Getting Real

Let me put everything up front, on the table, honest with people. Because there’s no reason to keep secrets from the people who go out of their way to read what I have to say.

I’m doing a really horrible job of getting the next novel written.

And it’s not like I don’t have the time. Sure, I work and then do homework for classes, but once that’s done I still have about 4 or 5 hours left in my day. And what do I do with it? Play video games, usually. Sometimes watch some TV. Go out with some friends.

This is much preferable to facing the ugliness that is Book Two. People who go through NaNoWriMo know that the halfway point of the novel is always the toughest part. And considering that this is part of a planned trilogy… guess what? Book Two is the halfway point.

So I’m struggling. Not that this is news. But the truth is that I’m struggling for no reason at all. I just don’t want to do it. I don’t want to face the fact that all my characters are in different places doing different things and none of them, none of them fully catch my interest anymore. Even though everyone’s struggling to survive and to save all of existence from collapsing, I can’t seem to make that into real content.

I could probably write the whole story in 10 chapters, but I know that it has to be over 40 because every chapter I write is short. I can’t function any other way. People don’t want a tiny little book when even the higher goal, 44,000 words, is really not a long story to begin with.

But progress has to be made. So, in that light, I think it’s time to use the skipping trick. I’ve truthfully never actually done this before. I’m referring to the part where you go to write a chapter much later on that currently has your interest. I don’t know h0w this will work out, and it probably will call for more editing than I would have liked, but… can you really expect me to do it right the first time?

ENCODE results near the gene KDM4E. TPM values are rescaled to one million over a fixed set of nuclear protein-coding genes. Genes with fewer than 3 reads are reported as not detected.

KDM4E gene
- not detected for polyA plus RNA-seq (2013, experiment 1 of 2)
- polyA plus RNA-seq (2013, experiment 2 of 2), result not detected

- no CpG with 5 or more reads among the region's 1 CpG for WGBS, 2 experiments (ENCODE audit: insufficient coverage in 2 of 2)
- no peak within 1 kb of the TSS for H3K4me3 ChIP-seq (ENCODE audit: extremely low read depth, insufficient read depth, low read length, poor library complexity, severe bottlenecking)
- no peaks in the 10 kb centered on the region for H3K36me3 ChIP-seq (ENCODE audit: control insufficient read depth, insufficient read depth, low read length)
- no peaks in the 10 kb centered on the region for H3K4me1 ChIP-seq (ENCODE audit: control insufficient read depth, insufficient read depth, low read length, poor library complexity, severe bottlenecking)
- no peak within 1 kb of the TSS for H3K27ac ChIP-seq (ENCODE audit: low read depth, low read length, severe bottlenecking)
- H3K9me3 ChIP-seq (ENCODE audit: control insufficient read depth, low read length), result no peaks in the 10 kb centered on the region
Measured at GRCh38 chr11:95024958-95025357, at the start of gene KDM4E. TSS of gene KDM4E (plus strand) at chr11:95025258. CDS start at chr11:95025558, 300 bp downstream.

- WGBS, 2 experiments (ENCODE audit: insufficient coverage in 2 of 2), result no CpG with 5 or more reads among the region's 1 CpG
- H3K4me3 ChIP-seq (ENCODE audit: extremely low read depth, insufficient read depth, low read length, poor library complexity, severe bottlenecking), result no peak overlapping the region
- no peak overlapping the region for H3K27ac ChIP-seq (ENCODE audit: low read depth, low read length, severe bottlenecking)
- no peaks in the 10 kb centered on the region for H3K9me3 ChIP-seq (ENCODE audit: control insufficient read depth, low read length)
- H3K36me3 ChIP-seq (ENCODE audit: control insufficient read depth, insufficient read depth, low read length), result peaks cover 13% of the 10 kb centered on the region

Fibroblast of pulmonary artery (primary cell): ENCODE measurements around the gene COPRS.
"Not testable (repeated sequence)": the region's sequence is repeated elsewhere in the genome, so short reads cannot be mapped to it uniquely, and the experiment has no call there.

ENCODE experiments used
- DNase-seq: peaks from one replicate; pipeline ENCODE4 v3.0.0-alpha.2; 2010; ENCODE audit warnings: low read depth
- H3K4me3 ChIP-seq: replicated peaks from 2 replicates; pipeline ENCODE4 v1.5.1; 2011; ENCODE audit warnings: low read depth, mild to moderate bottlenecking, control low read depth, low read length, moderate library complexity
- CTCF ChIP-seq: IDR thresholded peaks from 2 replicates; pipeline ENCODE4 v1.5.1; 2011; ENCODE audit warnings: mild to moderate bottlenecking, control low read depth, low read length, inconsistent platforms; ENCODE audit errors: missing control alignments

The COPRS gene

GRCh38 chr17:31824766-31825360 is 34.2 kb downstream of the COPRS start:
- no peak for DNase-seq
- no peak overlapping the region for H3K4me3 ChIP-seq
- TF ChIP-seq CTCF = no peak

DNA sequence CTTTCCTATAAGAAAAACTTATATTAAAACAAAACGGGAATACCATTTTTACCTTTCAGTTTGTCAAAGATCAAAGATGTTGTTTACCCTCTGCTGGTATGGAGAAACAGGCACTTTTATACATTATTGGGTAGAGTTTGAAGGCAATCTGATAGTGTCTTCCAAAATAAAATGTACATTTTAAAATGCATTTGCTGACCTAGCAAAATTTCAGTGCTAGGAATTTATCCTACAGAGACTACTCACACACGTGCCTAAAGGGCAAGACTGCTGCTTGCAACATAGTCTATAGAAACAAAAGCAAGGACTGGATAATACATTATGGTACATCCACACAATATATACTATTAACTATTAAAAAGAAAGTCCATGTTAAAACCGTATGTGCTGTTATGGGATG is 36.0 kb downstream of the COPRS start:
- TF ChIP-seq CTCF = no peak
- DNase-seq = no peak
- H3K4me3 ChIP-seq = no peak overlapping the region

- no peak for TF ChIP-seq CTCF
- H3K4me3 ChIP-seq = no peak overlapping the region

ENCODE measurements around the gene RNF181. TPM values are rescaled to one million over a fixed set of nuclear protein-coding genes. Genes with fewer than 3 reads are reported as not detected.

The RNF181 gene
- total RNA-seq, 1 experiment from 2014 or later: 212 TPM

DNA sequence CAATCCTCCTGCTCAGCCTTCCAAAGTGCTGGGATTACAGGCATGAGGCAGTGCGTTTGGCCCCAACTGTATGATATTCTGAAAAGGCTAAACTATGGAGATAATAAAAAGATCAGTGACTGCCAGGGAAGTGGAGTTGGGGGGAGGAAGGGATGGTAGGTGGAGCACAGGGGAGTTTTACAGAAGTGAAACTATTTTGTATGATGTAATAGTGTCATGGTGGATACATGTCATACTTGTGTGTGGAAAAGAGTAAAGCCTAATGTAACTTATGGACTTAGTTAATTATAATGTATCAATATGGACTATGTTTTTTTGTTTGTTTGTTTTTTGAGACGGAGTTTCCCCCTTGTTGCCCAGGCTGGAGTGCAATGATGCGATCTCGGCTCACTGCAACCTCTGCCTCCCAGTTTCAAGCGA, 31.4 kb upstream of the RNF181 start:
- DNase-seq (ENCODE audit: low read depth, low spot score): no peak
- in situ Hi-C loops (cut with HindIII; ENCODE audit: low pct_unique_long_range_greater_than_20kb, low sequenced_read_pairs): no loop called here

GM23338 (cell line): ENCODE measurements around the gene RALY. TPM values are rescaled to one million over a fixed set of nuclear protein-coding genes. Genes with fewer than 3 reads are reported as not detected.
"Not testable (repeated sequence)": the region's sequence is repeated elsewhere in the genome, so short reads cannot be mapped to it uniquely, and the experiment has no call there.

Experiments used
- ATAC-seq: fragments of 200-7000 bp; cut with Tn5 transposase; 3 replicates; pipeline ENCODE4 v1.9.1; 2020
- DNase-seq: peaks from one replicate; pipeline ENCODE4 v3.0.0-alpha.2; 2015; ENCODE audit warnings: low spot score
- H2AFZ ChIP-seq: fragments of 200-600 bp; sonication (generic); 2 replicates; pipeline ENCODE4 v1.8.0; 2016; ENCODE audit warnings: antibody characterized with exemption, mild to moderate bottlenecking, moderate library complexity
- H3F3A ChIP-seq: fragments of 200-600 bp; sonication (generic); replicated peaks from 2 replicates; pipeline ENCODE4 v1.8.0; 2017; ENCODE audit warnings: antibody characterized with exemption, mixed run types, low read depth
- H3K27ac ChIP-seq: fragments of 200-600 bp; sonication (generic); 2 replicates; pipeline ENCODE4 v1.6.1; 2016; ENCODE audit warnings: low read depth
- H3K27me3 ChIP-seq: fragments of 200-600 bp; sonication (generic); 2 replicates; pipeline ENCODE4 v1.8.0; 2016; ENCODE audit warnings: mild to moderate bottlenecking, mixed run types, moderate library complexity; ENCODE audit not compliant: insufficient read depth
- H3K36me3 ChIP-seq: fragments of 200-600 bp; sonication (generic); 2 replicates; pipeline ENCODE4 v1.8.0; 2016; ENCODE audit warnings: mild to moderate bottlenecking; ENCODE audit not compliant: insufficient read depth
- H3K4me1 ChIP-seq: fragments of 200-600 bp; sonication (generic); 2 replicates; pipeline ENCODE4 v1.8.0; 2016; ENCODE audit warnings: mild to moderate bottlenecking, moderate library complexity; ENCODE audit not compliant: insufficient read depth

Of course not. You can only expect me to get it done. And so, hopefully, I will.

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4 thoughts on “Getting Real

  1. I once did the skipping trick for a really crap novel of mine, and I hated it. Now I just do outlines, which help me determine what the purpose of each chapter and scene is. Sure, I’ll sometimes deviate from the outline, like adding in a new scene, or shaping the chapter differently, but for the most part, my book does follow that outline and it makes revisions less messy.

    • I know exactly what you mean! I didn’t have an outline for previous books, but I do have one for this. I think that makes it all the more frustrating sometimes, when I realize that one chapter I had planned just can’t quite stand. Of course, it’s because of the outline that I can make myself skip at all–otherwise I’d be afraid to lose my place along the way.

  2. Pingback: The Halfway to Nowhere Mark [writing] | datanode.net

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